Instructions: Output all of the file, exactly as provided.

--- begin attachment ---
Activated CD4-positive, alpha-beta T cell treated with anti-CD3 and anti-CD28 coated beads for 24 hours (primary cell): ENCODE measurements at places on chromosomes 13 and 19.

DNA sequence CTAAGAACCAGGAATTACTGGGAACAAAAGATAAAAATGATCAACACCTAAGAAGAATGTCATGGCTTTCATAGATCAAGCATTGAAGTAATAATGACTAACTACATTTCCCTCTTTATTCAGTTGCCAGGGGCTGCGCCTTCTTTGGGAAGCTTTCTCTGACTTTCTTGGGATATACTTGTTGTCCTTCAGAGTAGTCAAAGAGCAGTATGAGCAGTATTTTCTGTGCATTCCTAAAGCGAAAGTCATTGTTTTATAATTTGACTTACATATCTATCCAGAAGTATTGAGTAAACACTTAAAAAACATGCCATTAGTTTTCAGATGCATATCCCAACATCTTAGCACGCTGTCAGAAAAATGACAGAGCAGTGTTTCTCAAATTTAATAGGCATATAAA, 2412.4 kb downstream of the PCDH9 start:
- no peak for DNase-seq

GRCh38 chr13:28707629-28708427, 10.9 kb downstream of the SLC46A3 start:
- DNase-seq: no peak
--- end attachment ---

Activated CD4-positive, alpha-beta T cell treated with anti-CD3 and anti-CD28 coated beads for 24 hours (primary cell): ENCODE measurements at places on chromosomes 13 and 19.

DNA sequence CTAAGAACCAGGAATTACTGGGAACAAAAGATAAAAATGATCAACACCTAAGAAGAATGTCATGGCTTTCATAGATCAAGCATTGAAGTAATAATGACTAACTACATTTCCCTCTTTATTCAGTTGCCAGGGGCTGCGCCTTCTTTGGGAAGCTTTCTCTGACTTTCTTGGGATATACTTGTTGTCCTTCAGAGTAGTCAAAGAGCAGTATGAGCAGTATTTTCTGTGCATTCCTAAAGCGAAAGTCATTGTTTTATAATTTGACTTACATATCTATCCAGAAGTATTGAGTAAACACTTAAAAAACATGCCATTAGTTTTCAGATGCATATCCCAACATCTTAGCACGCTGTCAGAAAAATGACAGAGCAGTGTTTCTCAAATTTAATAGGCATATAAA, 2412.4 kb downstream of the PCDH9 start:
- no peak for DNase-seq

GRCh38 chr13:28707629-28708427, 10.9 kb downstream of the SLC46A3 start:
- DNase-seq: no peak